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Carlos Bagley, M.D. Answers Questions On Complex Spine Surgery

Carlos Bagley, M.D. Answers Questions On: Complex Spine Surgery

What makes complex spine surgery so complex?

Spine care is on a spectrum. There are things that we consider fairly straightforward to treat that most anyone who has trained within a certain discipline, whether it be orthopaedics or neurosurgery, would be reasonably and competently trained to handle.

Beyond that, there are more complex, complicated pathologies or treatments that require a more advanced skill set. This comes with training and experience. Many on our team have done advanced fellowships in spinal surgery that gave us advanced skills beyond what we received in our residencies, allowing us to meet the needs of complex cases with highly technical, complex techniques.

What types of patients are good candidates for complex spine surgeries?

It’s not uncommon for me to see a patient who has been told that nothing can be done for his or her problem. In a lot of those cases, there’s nothing “easy” that can be done, but there are treatments available for the patient who has a surgeon with the right skill set and techniques for a more complex case.

That said, the right patient for complex spine surgery varies. It depends on patient factors, the technical aspects of the surgery required, and the patient’s goals. Making complex surgeries successful requires a partnership between the surgical team and the patient, because we can accomplish things in the operating room but then there is still work to be done by the patient after surgery for a successful outcome.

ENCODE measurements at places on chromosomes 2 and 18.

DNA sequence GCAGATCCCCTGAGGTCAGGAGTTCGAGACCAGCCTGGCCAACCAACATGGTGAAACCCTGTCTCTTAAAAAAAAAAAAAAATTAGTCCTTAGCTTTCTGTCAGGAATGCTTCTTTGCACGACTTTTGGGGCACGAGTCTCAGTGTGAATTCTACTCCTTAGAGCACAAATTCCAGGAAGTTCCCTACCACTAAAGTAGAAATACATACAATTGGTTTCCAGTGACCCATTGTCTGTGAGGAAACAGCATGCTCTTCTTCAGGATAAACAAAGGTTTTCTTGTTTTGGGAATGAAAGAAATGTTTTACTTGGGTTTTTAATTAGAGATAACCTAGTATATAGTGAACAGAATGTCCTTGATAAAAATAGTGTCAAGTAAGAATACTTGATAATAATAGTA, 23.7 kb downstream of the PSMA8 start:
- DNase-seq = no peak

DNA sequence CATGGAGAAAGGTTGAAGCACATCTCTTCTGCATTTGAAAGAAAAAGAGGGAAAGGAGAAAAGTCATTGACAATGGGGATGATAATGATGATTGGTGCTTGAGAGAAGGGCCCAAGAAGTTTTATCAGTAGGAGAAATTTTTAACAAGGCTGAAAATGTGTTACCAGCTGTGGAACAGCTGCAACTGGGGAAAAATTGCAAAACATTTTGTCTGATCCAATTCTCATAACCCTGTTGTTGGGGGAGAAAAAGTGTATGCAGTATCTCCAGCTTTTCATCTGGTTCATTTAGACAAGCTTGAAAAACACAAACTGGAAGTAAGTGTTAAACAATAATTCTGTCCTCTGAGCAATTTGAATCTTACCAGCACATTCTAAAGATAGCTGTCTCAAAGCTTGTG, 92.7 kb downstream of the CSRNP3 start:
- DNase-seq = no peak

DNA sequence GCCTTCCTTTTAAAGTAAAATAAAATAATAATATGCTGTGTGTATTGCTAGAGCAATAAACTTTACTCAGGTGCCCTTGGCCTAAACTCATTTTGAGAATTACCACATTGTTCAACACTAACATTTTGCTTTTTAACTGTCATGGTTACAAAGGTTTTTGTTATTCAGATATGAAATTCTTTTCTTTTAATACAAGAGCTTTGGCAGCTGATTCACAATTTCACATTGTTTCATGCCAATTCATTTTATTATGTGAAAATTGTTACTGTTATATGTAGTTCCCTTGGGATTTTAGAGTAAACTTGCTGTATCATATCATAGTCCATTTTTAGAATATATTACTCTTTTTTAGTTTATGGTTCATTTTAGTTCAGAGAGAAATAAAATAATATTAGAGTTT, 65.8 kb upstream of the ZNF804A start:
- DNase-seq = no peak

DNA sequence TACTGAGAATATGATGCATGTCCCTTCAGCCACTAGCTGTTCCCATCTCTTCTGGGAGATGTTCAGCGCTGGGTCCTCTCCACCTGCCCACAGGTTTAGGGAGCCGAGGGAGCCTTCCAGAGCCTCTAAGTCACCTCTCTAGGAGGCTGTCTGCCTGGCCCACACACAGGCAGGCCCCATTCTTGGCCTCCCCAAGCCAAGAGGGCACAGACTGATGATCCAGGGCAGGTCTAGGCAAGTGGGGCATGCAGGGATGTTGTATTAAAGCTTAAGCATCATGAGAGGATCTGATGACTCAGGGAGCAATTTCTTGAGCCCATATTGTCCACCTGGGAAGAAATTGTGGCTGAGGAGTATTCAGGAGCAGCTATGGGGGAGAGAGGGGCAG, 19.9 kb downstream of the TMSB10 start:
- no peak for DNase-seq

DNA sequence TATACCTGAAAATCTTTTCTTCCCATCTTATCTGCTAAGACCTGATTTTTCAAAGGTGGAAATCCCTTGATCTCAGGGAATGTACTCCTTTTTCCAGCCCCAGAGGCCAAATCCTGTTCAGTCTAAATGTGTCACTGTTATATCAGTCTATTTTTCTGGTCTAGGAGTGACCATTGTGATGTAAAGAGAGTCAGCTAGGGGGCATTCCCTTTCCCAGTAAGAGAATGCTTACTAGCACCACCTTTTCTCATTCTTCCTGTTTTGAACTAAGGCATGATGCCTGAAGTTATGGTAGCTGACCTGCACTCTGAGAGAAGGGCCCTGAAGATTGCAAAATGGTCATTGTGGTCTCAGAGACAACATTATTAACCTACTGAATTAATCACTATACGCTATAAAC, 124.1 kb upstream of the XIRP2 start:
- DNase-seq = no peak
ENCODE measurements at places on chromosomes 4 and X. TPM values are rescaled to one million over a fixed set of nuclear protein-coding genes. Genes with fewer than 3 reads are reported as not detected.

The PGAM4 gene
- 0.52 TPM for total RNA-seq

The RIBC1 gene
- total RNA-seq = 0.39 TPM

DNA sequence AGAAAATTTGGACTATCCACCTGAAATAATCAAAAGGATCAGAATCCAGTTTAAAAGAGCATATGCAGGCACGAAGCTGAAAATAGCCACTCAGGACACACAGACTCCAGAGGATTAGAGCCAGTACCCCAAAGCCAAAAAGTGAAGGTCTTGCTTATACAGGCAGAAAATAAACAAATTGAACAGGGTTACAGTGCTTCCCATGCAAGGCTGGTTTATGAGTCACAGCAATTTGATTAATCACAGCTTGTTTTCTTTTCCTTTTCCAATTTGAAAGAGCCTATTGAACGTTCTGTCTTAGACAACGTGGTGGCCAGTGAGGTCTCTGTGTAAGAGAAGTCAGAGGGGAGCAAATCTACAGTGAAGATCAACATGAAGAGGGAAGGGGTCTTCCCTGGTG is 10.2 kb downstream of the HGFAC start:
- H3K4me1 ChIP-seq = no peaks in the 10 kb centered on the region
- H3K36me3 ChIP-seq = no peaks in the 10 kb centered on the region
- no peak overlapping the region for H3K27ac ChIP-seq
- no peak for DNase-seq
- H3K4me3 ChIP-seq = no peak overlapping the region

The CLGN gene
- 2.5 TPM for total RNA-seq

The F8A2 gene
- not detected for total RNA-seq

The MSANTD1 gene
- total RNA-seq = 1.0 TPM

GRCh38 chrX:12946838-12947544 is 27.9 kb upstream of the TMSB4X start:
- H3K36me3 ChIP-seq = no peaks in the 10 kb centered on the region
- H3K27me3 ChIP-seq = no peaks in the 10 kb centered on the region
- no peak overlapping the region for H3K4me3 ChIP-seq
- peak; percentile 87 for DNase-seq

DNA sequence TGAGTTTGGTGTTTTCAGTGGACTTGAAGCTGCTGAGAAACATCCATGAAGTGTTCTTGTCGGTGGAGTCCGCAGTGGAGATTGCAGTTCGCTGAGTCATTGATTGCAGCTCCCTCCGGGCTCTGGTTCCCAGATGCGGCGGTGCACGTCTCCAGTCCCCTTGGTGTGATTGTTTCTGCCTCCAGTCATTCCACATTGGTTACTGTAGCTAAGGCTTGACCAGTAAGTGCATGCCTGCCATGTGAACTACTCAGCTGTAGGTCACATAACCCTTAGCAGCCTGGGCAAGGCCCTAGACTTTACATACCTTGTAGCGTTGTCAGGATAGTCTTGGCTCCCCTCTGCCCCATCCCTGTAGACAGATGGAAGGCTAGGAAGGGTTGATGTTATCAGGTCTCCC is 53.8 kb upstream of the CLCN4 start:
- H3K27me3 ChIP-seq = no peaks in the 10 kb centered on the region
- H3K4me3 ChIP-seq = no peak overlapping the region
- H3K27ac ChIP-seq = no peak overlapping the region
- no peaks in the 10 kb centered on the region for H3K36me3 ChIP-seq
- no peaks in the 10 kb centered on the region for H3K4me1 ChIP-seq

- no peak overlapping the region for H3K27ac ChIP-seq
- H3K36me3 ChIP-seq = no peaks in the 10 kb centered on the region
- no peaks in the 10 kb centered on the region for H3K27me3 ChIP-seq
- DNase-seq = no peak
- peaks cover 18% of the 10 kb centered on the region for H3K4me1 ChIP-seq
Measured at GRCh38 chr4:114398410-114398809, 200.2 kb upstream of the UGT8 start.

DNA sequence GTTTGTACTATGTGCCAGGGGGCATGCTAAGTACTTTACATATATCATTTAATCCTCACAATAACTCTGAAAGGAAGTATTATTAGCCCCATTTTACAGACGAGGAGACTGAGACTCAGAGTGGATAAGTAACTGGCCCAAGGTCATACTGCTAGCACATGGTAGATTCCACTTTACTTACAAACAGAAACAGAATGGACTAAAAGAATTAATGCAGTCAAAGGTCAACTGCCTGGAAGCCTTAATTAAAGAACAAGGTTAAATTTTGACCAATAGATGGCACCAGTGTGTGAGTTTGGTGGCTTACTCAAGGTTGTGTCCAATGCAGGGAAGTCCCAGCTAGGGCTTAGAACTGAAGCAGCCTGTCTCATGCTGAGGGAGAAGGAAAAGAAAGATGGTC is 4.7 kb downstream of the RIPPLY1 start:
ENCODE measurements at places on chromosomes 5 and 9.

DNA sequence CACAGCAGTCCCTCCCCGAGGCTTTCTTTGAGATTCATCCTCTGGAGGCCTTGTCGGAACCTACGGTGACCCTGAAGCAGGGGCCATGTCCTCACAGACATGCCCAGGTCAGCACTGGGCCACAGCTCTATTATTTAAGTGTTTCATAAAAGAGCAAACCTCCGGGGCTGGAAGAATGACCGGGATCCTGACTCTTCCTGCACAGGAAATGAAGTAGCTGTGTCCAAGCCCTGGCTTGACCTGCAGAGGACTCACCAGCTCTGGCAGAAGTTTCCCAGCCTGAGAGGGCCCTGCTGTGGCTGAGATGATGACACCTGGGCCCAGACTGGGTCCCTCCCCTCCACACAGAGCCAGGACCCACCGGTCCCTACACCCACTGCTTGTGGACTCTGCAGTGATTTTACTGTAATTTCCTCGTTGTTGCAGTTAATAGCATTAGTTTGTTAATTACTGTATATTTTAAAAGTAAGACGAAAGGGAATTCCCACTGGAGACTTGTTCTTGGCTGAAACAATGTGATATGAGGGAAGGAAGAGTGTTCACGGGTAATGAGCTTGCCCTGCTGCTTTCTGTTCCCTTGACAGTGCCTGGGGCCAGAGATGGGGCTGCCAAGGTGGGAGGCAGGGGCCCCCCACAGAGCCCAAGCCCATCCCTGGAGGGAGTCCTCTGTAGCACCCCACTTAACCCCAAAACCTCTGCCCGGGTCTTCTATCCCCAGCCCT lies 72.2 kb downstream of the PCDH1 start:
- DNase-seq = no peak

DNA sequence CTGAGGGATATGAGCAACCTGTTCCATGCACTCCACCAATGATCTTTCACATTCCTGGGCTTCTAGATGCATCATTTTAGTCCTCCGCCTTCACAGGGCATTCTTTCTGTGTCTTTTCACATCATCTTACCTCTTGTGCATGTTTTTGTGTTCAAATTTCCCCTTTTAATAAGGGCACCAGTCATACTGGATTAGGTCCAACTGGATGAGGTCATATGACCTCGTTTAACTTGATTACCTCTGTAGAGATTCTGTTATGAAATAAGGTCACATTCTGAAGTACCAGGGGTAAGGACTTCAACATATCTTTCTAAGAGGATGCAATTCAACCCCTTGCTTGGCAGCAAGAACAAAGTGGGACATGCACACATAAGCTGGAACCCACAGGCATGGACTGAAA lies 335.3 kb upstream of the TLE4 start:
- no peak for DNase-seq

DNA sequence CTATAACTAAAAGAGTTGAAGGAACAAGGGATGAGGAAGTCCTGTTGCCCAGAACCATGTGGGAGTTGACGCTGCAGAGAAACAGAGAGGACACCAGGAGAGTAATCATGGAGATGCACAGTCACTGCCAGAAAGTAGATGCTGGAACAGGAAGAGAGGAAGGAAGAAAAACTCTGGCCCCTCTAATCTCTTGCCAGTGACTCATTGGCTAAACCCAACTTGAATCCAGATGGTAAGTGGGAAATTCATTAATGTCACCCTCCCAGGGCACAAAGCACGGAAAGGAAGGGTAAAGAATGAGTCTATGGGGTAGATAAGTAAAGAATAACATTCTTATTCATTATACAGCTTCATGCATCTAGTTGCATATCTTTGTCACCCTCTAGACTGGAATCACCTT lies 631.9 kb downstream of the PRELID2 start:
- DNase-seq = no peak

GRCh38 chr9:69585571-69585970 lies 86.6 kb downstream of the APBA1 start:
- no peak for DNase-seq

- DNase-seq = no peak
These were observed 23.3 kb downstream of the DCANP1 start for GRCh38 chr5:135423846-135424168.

What are the latest treatments or technologies you’re using for complex spinal surgeries?

We’re exploring different endoscopic techniques that are allowing complex surgeries to be done on a much smaller scale, less invasively than they once were. We’re always exploring new surgical techniques that allow different approaches to problems while decreasing the morbidity of the patient.

What can a patient generally expect after complex spine surgery?

It depends on the situation, but, generally, there are going to be challenges that must be met with commitment and optimism. You have to believe that you will get better, and you have to be committed to rehabbing and really strengthening your body. Patients are not just recovering from the surgical procedure. They’re also recovering from their decline that led up to the need for the procedure.

What I would advise patients to expect is that it’s going to be an active process. It’s not a situation where you have surgery and you wait for the calendar to turn and all of a sudden you’re better. Time does help, but the effort the patient puts into it will have a direct correlation with his or her ultimate outcome.